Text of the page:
OSCA Bans Pranks Over Pyle Incident

On Sunday, all members of the Oberlin Student Cooperative Association were emailed and asked not to participate in any pranks for the rest of the semester. The email was sent following a prank that the OSCA Board said could jeopardize the organization. For years, a friendly prank war has raged between the co-ops. One day co-opers might steal the Harkness House mascot, a papier-mâché shark, the next day co-opers might wrap toilet seats in plastic wrap. However, things escalated last Friday, when anonymous individuals played several pranks on Pyle Inn, including stealing kitchen spices and overturning several tables and chairs in Pyle’s dining room. Additionally, one prank threatened the food safety of the co-op. OSCA takes any food safety concerns extremely seriously, which is why they were particularly concerned about Friday’s prank.

The kitchen was thoroughly cleaned and sanitized following the pranks. The All-OSCA Board responded by sending out an email the following Sunday banning all pranks for the remainder of the semester. 

“We want to emphasize that the people who did this prank were not acting on behalf of their co-ops — they were acting as individuals, and no full co-op should or will be blamed,” the board wrote in an email to all OSCAns. “Nevertheless, we insist that no further pranks occur for the remainder of the semester. This prank was not lighthearted or harmless; it crossed several lines, and it could have put OSCA as an organization, as well as Pyle members, in an incredibly difficult position. … Taking their kitchenware and turning their tables upside down impacts their ability to serve a meal, which is an accessibility concern. This isn’t fair to Pyle, or to their members.”

All-OSCA President and College fourth-year Sezny Watkins elaborated on OSCA’s concerns about the pranks.

“Given that this prank crossed several lines in terms of accessibility and also functionality of our co-ops, we were very worried that future pranks would cross more lines,” Watkins said. “We had to respond quickly [to these pranks] and [that] was done via phone calls and that kind of communication.”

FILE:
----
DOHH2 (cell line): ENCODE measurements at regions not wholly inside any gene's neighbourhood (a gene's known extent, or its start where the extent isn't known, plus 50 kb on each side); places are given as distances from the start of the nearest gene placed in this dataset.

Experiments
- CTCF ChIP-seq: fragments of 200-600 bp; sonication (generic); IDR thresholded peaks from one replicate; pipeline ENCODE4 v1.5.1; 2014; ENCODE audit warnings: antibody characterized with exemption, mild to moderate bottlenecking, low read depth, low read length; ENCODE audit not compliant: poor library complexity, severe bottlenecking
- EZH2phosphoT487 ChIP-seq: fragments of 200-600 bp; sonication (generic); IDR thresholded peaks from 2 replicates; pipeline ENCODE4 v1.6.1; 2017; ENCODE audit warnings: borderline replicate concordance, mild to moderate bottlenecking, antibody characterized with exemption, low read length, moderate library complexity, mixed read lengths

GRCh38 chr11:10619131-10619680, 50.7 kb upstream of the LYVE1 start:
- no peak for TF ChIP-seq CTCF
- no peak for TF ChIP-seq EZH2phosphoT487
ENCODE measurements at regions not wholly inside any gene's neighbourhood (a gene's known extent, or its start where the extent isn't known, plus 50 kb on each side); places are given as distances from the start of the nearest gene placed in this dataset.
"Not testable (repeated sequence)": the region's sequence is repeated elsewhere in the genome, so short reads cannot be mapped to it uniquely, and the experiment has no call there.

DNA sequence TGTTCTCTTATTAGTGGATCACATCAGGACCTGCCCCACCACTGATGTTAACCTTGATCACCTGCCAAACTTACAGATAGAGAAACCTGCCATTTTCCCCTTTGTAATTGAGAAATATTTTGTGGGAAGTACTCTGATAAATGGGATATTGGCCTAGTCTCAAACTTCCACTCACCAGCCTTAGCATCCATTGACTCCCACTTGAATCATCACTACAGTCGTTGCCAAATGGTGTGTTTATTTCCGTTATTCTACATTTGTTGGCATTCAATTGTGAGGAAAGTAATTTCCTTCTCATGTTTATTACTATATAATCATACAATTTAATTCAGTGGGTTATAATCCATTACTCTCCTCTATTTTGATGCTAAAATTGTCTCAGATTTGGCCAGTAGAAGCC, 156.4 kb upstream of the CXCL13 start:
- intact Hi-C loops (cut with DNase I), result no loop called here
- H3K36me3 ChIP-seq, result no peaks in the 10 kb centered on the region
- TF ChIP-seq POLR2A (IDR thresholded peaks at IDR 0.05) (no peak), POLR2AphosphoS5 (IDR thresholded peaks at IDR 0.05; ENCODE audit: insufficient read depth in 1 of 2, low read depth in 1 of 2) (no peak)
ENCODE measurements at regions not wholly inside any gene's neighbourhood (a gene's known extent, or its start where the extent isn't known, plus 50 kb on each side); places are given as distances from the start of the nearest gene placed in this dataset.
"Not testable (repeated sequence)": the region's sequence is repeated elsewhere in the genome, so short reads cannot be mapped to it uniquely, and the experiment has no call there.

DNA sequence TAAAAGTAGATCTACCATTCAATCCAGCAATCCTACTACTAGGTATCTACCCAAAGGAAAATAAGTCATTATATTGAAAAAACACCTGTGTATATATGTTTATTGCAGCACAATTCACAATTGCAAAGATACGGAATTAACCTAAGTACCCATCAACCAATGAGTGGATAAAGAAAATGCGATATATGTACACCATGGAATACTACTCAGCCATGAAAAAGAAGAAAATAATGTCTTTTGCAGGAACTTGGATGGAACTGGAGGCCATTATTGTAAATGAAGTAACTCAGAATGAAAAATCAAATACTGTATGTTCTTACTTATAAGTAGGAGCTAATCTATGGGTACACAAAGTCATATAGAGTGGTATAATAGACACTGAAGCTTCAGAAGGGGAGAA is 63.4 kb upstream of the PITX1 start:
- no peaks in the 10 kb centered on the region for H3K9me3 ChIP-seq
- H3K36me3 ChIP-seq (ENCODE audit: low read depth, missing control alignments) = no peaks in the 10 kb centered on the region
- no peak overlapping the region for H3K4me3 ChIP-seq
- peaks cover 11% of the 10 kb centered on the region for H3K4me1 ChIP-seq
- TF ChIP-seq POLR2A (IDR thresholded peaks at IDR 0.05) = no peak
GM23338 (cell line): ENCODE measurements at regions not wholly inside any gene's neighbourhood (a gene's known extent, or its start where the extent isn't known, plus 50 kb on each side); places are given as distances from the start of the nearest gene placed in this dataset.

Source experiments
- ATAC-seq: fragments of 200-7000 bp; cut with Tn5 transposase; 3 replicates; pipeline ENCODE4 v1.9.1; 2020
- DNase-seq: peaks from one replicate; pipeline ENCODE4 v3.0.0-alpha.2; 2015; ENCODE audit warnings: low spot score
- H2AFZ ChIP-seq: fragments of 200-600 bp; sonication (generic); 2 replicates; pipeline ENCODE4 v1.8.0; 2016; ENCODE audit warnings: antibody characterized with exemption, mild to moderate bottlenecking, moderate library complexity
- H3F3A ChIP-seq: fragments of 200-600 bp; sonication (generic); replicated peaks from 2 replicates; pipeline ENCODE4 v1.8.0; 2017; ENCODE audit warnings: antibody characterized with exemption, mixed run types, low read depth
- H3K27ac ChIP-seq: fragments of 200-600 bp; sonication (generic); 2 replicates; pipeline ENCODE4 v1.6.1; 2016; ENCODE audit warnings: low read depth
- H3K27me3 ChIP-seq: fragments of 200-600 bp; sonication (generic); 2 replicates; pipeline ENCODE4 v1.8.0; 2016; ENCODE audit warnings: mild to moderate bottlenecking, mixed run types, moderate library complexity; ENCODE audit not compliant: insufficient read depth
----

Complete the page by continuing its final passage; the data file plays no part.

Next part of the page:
College fourth-year and Pyle head cook Oliver Vickers Batzdorf spoke about his experience discovering the missing spices during his morning cook shift. 

“About 10, 15, 20 minutes into the shift — I can’t exactly remember — I went over to grab spices and noticed they were all gone, and that’s what had me fuming. I was like, ‘Oh no! My meal is going to be terrible!’” Vickers Batzdorf said. “It’s funny because that, I think, was one of the more harmless [pranks]. But … at the time, that was the one thing that got under my skin a bit.”

Although the only thing left behind was salt, Vickers Batzdorf was still able to get his meal out on time, and the members of Pyle were served a slightly unseasoned lunch. 

“I agree with the policy that pranks shouldn’t impact the ability for a meal to be carried out and very much understand OSCA’s policy on ‘Pranks should not include stuff that OSCA has paid for,’” he said. “Best case scenario is just sort of thoughtless ignorance on the part of the person carrying out the prank. There’s many parts of that prank that were kind of thoughtless.”

Unlike the pranks played on Pyle, Vickers Batzdorf mentioned that OSCA pranks should carry a certain light-heartedness to them.

“[A prank should be] ultimately harmless,” he said. “It doesn’t get in the way of people being able to eat food on time and get off to class and do any number of other things that they have to do in their day.”

Watkins explained that the decision to ask OSCAns to end all pranks through the end of the spring semester was made out of necessity.

“The only way that we saw to deal with that would be to put a stop to it for a period of time,” they said. “A cooldown period seemed like it was needed to make sure that people weren’t coming from a place of trying to get back at each other.”

Watkins emphasized how both the All-OSCA Board and Pyle Cleanliness & Maintenance Team responded quickly and efficiently to the pranks and that the Pyle meal was still able to take place.